Uncertain Times For Higher Education Accreditation
Career College Central summary:
The reauthorisation of the Higher Education Act could include reforms to the American accreditation system, which is currently based on self-evaluation and peer review and comprises a confusing network of regionally based accrediting organisations as well as national and programmatic accreditors. A major concern among accrediting agencies is that the federal government might wrest control. Also on the horizon is a College Ratings System being designed and implemented by the US Department of Education.
The legislative lay of the land was much discussed at the annual conference of the Council for Higher Education Accreditation, or CHEA, held from 27-29 January in Washington DC. CHEA – which describes itself as a national voice for quality assurance – represents around 3,000 degree-granting colleges and universities and 60 accrediting organisations. The conference was addressed by leaders of key committees in the US Senate and House of Representatives, the acting under secretary of education and the chair of the Department of Education’s National Advisory Committee on Institutional Quality and Integrity.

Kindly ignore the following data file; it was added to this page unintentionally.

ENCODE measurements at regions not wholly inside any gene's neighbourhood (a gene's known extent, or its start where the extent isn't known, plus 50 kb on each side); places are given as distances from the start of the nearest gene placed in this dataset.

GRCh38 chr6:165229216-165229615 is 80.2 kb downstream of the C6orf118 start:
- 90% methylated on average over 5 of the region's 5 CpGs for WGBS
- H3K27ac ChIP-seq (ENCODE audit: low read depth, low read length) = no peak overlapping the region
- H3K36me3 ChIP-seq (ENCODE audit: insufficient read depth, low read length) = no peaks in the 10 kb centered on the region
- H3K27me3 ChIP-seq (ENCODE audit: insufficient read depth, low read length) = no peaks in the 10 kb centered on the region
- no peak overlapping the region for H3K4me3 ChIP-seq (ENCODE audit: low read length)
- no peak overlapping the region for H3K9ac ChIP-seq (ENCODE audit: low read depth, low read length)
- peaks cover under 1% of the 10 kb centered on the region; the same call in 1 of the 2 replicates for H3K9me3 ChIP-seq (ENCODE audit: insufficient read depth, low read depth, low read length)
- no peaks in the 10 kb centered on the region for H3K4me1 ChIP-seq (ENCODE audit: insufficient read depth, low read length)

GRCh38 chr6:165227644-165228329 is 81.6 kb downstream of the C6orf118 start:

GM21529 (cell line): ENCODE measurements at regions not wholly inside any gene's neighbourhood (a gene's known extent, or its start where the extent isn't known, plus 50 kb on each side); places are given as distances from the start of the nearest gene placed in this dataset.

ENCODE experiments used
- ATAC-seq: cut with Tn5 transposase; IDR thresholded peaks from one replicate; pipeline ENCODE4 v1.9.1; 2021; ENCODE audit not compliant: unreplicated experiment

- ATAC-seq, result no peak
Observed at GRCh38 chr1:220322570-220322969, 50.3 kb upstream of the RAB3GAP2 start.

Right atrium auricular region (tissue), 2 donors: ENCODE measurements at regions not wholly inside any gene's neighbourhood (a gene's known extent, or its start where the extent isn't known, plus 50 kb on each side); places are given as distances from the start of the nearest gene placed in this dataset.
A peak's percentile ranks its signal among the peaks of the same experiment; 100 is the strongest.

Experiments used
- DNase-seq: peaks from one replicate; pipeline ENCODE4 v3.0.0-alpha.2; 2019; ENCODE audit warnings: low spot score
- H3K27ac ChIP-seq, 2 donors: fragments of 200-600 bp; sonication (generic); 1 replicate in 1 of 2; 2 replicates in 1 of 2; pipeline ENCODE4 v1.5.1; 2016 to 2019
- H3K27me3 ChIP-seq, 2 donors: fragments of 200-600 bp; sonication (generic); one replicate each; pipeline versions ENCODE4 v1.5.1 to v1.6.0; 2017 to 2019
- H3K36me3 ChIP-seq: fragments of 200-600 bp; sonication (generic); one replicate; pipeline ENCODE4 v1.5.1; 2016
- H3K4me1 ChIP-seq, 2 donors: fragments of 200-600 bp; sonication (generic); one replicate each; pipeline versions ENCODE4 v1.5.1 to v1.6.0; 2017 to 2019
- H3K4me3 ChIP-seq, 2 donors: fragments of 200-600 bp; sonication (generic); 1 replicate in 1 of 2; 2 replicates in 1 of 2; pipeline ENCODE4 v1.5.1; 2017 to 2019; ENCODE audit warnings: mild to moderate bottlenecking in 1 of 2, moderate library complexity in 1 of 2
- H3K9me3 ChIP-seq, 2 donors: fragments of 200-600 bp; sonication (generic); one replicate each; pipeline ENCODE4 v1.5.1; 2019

Senator Tom Harkin, a Democrat from Iowa and chair of the influential Senate committee on Health, Education, Labour and Pensions – HELP – said its top priorities this year would be advancing college affordability and reauthorising the Higher Education Act. The act was first passed in 1965, aimed at strengthening the educational resources of colleges and universities and providing financial assistance for students. It was, Harkin told the conference, a “giant leap” for the federal government, which until then had only been peripherally involved in higher education, which is a state responsibility.
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UNIVERSITY WORLD NEWS